The role and significance of censors of Jewish-language publications changed over time. During the first half of the nineteenth century, maskilic censors (above all Leon Elkan, Tugendhold, and Zeiberling) were essentially the only Jews in proximity to state power. De facto they functioned as the state’s key informants on issues related to Jewish life. In an active but highly subjective manner they influenced the formation of official policy regarding state-sponsored enlightenment of the Jewish population. At the same time, Jewish censors used their position to defend traditional Jewish culture against excessively radical interventions by the authorities. In later periods, this particular role practically disappeared. On the whole, however, Jewish censors made a significant contribution to the modernization of Jewish society in the Russian Empire.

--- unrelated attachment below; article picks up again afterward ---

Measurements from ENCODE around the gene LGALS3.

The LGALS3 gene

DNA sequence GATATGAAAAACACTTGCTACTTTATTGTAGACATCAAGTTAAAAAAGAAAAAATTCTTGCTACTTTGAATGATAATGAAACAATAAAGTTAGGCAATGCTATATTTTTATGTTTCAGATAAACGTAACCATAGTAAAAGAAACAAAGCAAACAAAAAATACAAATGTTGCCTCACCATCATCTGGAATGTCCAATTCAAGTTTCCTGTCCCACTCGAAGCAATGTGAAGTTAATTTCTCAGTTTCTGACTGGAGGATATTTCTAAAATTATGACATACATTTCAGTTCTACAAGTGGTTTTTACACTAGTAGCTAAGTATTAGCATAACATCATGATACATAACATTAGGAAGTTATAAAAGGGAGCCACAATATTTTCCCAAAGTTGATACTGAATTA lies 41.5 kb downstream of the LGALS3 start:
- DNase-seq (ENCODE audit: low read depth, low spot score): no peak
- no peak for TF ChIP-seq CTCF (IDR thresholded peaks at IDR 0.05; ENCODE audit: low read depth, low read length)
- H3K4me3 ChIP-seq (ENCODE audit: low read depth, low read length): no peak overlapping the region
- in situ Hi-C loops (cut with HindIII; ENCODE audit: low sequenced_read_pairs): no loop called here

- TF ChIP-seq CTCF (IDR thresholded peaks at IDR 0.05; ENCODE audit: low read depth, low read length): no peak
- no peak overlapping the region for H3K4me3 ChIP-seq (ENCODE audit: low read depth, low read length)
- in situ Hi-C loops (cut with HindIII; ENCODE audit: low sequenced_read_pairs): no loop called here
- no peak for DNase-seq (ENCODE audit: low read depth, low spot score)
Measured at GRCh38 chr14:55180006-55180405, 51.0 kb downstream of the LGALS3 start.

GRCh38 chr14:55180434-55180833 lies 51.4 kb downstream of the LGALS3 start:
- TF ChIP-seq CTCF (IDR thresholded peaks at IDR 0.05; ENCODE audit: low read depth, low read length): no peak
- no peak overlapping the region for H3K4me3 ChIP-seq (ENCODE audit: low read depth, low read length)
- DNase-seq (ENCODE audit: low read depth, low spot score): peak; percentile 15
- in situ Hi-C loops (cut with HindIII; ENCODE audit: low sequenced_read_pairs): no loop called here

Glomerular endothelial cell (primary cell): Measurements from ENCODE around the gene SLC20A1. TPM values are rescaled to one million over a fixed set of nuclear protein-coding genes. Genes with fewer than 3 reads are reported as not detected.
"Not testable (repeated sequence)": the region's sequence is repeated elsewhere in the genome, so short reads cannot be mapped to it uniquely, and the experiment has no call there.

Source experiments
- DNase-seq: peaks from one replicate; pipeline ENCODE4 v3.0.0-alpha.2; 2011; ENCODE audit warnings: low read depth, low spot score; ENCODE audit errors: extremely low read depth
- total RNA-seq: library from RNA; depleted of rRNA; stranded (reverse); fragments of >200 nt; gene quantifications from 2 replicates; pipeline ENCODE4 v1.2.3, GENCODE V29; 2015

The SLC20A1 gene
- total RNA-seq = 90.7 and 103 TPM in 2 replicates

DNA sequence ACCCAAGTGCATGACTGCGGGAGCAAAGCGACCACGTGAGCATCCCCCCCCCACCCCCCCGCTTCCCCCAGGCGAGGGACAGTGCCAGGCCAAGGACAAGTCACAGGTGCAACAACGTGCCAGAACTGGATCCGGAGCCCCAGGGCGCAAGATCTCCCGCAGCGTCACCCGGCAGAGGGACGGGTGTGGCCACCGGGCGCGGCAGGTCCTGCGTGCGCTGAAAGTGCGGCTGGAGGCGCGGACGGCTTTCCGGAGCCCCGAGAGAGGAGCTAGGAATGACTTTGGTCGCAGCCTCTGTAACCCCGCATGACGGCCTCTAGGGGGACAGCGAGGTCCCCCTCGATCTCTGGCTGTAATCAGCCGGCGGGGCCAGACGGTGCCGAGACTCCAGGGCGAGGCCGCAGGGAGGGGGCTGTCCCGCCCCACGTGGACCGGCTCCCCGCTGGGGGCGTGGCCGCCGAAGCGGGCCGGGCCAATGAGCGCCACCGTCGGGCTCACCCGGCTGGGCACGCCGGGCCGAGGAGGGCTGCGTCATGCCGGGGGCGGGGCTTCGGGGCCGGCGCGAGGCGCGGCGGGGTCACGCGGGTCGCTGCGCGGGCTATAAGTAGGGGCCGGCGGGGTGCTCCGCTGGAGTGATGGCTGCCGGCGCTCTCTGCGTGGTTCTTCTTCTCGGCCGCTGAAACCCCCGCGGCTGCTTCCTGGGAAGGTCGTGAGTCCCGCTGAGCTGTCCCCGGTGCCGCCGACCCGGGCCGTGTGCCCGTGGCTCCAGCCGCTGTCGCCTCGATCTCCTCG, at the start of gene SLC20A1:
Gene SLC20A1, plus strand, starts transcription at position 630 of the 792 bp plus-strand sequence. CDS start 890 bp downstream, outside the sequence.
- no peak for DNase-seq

Suggested Reading

Dmitrii Arkad’evich Eliashevich, Pravitel’stvennaia politika i evreiskaia pechat’ v Rossii, 1797–1917: Ocherki istorii tsenzury (St. Petersburg and Jerusalem, 1999); Ben-Tsion Kats, “Le-Toldot ha-tsenzurah shel ha-sifrut ha-yisra’elit: Reshamim ve-zikhronot,” Ha-Toren 9 (1923): 41–48, 10 (1923): 43–51, 12 (1923): 48–60; John D. Klier, “1855–1894: Censorship of the Press in Russian and the Jewish Question,” Jewish Social Studies 48.3–4 (1986): 257–268.



Translated from Russian by Benjamin Nathans